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Department of Education Dissolves National Parent and Family Engagement Council

This weekly Washington Update is intended to keep members informed on Capitol Hill activities impacting the educator preparation community. The views expressed in this post do not necessarily reflect the views of AACTE.

The final countdown is on for Congress to pass a FY2023 spending bill with the current Continuing Resolution (CR) expiring next Friday. There is considerable speculation on whether or not a bill will pass before January, but many on the Hill remain hopeful that we will see an omnibus package before Christmas. Stay tuned as next week is sure to be a busy week in Washington.

Rep. Virginia Foxx Secures Waiver to Lead House Education Committee in 118th Congress

This week, Rep. Virginia Foxx, the current ranking member on the House Education and Labor Committee, was granted a waiver from the Republic Steering Committee to be considered for the top leadership position on the Committee in the next Congress. Rep. Foxx sought the waiver due to a GOP rule that prohibits Members from serving more than three consecutive terms as a ranking member or chair of a committee. Early reports on Wednesday suggested that Rep. Foxx would run unopposed; however, on Thursday reports began to surface that Rep. Tim Walberg (R-MI) will challenge Rep. Fox for the Committee gavel. A spokesperson for Rep. Walberg released a statement saying: “Having served on the Education and Workforce Committee for 14 years, Rep. Walberg has a proven track record of putting students’ future first and has the leadership experience to tackle the pressing issues facing America’s classrooms and workplaces.” Just last week, Rep. Walberg signed a letter in support of Rep. Foxx waiver. The Steering Committee is expected to make leadership decisions in the coming weeks.

National Parent and Family Engagement Council Dissolves

In June, the Department of Education established the National Parent and Family Engagement Council. The Council’s original intent was to help families engage with school districts at the local level. The Department quickly came under scrutiny with allegations of bias by several conservative lawmakers who suggested the group was created with liberal bias. These allegations would eventually lead to a lawsuit from conservative parent advocacy groups. This week the Administration announced that the Council has dissolved.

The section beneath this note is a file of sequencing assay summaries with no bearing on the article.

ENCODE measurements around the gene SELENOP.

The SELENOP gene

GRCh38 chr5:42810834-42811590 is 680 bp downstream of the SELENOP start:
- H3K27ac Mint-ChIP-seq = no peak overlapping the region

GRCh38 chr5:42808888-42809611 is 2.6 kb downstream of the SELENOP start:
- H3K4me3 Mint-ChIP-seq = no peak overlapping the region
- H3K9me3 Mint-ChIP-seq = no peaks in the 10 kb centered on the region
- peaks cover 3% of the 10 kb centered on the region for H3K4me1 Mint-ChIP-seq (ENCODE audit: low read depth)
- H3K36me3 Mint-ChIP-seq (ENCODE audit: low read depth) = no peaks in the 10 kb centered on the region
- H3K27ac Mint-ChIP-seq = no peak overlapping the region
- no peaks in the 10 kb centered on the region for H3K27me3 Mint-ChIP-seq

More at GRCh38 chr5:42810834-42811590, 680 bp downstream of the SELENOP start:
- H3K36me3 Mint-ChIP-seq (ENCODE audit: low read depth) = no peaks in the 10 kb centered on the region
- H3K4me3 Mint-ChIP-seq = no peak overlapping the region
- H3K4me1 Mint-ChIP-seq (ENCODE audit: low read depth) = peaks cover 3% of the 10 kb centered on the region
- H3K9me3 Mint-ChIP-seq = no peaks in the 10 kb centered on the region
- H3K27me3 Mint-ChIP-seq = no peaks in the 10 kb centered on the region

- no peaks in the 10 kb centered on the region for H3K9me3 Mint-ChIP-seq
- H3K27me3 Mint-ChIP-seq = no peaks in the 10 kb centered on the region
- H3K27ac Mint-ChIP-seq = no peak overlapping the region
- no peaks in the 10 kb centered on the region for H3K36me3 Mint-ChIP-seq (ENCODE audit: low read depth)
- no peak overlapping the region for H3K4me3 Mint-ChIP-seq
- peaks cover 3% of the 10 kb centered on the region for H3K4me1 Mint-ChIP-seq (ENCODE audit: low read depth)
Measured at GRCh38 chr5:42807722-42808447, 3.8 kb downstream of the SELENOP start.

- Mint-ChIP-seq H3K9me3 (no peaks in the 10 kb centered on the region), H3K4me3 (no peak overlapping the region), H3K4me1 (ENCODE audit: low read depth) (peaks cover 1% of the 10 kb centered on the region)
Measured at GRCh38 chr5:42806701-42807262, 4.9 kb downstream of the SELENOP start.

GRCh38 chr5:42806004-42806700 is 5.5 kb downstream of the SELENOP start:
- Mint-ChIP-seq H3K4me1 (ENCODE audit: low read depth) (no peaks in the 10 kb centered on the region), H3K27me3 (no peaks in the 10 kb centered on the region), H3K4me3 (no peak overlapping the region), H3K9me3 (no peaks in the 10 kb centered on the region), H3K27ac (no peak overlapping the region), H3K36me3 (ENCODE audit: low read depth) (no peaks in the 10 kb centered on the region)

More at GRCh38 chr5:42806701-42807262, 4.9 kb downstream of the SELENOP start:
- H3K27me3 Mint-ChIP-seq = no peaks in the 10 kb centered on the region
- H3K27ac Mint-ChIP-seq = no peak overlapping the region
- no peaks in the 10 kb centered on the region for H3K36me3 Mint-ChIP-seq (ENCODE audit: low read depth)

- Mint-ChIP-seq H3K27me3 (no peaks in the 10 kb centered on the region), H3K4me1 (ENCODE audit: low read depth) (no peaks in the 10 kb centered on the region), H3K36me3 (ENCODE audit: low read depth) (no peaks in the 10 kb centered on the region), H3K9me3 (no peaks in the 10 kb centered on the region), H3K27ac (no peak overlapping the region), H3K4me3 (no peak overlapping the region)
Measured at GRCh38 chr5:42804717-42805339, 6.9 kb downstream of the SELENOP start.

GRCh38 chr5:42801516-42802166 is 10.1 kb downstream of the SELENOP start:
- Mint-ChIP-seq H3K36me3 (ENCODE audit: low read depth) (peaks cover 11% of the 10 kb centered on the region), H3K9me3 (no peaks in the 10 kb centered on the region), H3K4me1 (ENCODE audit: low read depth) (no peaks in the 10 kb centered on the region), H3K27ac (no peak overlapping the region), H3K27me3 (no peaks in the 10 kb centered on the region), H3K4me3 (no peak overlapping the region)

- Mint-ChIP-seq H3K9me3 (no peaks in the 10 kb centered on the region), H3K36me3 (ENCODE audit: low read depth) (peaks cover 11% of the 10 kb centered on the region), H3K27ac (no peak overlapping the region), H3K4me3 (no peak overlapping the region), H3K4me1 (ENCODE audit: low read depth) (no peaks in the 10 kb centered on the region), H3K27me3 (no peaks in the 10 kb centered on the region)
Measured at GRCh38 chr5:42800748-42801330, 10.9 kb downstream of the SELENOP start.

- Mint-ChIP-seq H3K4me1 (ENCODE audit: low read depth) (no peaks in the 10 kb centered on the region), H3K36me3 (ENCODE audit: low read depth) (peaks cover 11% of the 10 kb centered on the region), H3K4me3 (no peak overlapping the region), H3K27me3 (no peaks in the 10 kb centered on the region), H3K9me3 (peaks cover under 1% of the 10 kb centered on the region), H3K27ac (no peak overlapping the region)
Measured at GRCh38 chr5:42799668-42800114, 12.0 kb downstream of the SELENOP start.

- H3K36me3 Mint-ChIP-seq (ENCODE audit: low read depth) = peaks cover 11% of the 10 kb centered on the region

The Department of Education issued the following statement in response:

“Parental rights and voices matter. That’s a clear and consistent message we hear from education stakeholders throughout our nation, whether they’re parents themselves, students or educators, or partners in government or the private sector. We all share a vital concern for the future of our students, and our nation, regardless of our political, social, or cultural backgrounds. Parents and families have a critical role to play in building a brighter future for our kids and our communities — the Department has always tried to hear from as many parents as possible and to engage with them in the most meaningful and effective way. On June 14, the Department announced the creation of the National Parents and Families Engagement Council. Several organizations subsequently sued, alleging that the Department violated the Federal Advisory Committee Act (FACA) when it established the Council. The Department disagrees but has decided to not move forward with the National Parents and Families Engagement Council. The Department will continue connecting with individual parents and families across the country, including through townhalls, and providing parents and families with a wide array of tools and resources to use to support our students.”

AACTE Releases Report on Alternative Preparation Programs Run by IHEs 

The American Association of Colleges for Teacher Education  released a new report on alternative preparation programs run by institutions of higher education (IHEs). The report notes that that IHE-based alternative teacher preparation programs are bringing more educators to the strained workforce than alternative programs run by organizations other than colleges and universities. Although enrollment in university-based alternative programs declined by 8% between 2011 and 2020, the number of teachers completing these programs grew by 10%; in contrast, enrollment in non-IHE alternative programs grew by more than 140% but the number of teachers produced by these programs declined by 12%.

New Resources for Educators

  • National Center for Education Statistics released their October data on staffing vacancies across US public schools. The report notes that More than half of public schools in high-poverty neighborhoods (57 percent) had at least one teaching vacancy. The vacancy numbers do not take into consideration whether or not the individual is qualified for the position.
  • NCLD is out with a new report examining youth with disabilities involvement in the juvenile justice system.

Until next time, see you on Twitter! Kait @brennan_kait

Do you have a question about Washington Update? Want more information? Have an interesting story about the educator shortage in your state? Email me, let’s have virtual coffee: kaitlynbrennan88@gmail.com.

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